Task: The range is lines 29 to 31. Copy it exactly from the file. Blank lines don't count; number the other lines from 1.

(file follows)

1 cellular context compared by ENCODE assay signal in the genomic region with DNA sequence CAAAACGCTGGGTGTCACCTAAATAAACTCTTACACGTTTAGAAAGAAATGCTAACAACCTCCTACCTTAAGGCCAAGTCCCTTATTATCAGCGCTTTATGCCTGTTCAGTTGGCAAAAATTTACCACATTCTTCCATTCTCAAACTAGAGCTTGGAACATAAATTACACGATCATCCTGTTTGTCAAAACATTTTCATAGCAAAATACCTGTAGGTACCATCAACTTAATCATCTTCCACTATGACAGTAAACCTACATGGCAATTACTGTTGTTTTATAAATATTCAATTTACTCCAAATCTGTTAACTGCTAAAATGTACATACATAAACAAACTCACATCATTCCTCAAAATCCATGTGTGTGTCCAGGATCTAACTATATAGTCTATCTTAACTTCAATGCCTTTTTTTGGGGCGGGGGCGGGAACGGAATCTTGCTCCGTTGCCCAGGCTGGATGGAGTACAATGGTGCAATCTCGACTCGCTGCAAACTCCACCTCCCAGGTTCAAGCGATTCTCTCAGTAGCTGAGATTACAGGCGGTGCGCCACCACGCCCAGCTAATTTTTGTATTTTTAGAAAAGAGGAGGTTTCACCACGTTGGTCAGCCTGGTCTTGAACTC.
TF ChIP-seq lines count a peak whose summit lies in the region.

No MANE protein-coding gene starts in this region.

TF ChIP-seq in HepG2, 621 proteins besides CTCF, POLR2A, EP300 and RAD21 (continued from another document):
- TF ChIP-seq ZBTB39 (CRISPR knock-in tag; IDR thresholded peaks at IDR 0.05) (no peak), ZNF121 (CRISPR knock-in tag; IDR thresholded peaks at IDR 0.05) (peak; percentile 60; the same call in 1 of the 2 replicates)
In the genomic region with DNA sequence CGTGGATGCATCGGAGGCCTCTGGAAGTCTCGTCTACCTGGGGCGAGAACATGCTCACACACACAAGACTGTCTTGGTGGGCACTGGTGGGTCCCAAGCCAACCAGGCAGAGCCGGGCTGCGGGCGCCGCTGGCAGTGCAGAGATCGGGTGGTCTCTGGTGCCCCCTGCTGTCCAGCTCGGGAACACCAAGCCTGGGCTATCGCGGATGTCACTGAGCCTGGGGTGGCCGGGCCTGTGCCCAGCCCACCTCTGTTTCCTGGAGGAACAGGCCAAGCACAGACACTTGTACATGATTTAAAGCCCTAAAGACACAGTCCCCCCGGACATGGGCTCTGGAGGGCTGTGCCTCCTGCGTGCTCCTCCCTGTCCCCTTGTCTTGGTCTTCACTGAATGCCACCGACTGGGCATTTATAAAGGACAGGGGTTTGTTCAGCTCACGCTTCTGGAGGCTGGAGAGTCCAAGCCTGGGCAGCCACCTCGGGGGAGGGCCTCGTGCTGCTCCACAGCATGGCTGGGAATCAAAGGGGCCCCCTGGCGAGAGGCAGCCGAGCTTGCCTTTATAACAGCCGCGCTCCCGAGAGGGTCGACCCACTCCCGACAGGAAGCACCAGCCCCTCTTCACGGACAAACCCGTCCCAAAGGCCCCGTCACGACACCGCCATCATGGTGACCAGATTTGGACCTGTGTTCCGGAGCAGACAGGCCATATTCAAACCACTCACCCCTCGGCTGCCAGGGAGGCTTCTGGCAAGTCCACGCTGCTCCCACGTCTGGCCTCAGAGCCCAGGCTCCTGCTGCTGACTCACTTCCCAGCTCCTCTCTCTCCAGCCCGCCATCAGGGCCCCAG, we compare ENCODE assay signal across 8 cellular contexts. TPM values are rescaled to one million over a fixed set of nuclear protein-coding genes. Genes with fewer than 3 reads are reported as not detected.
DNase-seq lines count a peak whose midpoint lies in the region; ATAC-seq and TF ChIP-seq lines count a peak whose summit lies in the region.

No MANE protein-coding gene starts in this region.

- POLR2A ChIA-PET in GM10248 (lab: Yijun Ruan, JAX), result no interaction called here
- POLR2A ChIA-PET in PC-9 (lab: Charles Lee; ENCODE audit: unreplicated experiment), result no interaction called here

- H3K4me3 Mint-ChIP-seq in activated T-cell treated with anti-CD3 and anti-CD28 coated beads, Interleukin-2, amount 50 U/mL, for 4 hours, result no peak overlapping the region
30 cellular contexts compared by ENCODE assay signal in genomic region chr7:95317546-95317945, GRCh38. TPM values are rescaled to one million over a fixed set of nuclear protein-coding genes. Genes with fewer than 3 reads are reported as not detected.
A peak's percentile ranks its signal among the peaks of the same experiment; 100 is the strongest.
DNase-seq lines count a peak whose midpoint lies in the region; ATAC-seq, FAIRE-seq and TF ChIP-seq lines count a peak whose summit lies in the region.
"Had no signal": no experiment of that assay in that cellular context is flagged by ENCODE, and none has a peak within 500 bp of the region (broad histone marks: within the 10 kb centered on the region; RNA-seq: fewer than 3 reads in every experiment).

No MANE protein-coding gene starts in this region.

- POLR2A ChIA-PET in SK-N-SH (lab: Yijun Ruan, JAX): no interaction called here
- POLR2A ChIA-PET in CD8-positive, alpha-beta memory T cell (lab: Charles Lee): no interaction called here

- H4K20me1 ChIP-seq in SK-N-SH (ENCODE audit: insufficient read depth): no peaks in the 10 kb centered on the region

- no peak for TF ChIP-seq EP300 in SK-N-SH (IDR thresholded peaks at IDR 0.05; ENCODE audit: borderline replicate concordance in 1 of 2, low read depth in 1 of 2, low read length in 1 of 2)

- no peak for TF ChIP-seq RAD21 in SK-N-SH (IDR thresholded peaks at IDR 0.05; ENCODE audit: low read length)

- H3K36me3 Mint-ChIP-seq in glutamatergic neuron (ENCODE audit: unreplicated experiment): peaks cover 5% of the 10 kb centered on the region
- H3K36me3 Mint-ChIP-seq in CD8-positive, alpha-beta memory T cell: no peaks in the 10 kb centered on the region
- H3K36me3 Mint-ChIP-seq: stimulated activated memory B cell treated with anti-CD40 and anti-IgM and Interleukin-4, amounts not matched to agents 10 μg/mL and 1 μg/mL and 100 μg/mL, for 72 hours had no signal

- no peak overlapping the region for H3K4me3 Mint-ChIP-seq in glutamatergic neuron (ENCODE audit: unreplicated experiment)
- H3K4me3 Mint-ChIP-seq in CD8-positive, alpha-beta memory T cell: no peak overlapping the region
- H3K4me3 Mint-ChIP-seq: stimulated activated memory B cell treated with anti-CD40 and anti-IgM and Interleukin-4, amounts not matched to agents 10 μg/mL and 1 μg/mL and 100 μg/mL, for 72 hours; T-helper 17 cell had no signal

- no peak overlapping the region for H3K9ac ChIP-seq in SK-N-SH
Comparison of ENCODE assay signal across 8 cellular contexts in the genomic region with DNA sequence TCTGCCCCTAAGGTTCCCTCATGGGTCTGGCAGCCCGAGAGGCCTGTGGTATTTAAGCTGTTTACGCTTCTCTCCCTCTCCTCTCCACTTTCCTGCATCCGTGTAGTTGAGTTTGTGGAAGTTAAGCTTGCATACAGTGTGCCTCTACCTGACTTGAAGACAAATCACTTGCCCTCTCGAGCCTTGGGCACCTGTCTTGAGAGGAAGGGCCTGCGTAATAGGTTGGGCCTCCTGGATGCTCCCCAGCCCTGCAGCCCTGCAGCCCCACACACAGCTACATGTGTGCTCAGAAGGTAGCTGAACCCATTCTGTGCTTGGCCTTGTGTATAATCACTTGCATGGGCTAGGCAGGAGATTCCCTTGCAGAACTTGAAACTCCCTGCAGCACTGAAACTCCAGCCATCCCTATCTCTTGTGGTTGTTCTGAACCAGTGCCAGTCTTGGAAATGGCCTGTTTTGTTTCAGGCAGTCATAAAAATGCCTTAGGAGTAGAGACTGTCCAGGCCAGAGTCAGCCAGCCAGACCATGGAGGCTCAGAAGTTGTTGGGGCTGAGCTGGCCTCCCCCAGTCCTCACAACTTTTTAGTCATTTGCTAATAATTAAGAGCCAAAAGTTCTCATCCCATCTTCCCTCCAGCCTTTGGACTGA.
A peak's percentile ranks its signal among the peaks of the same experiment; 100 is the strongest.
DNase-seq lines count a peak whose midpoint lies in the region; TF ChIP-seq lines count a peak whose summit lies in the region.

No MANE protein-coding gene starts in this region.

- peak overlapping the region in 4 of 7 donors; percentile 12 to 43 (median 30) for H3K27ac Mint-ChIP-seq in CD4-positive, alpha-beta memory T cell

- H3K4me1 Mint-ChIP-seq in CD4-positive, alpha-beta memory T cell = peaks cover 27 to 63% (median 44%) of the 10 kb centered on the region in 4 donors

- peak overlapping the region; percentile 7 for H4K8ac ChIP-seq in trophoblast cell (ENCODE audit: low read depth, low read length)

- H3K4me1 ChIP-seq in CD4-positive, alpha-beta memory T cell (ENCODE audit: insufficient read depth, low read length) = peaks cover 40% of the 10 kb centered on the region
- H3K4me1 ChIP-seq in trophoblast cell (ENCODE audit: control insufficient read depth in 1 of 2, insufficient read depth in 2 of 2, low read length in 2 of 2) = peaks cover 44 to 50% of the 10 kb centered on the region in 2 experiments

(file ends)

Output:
Comparison of ENCODE assay signal across 8 cellular contexts in the genomic region with DNA sequence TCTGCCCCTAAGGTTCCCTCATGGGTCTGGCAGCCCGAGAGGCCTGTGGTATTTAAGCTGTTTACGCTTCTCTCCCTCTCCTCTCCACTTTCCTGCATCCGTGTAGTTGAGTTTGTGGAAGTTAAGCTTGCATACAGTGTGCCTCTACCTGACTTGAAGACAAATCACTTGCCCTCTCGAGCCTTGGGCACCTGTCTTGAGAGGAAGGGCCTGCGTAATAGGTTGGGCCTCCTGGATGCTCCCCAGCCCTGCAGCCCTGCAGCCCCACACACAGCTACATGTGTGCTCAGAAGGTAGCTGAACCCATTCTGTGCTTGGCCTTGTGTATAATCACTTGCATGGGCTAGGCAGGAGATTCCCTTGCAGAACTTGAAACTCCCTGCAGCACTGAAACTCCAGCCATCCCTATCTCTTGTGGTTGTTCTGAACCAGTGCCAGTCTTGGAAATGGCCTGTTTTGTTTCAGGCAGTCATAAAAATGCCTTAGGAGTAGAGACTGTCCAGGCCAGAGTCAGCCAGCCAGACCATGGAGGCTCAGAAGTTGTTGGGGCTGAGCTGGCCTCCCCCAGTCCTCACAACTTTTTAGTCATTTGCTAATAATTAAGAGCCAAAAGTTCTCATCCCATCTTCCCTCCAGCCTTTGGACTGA.
A peak's percentile ranks its signal among the peaks of the same experiment; 100 is the strongest.
DNase-seq lines count a peak whose midpoint lies in the region; TF ChIP-seq lines count a peak whose summit lies in the region.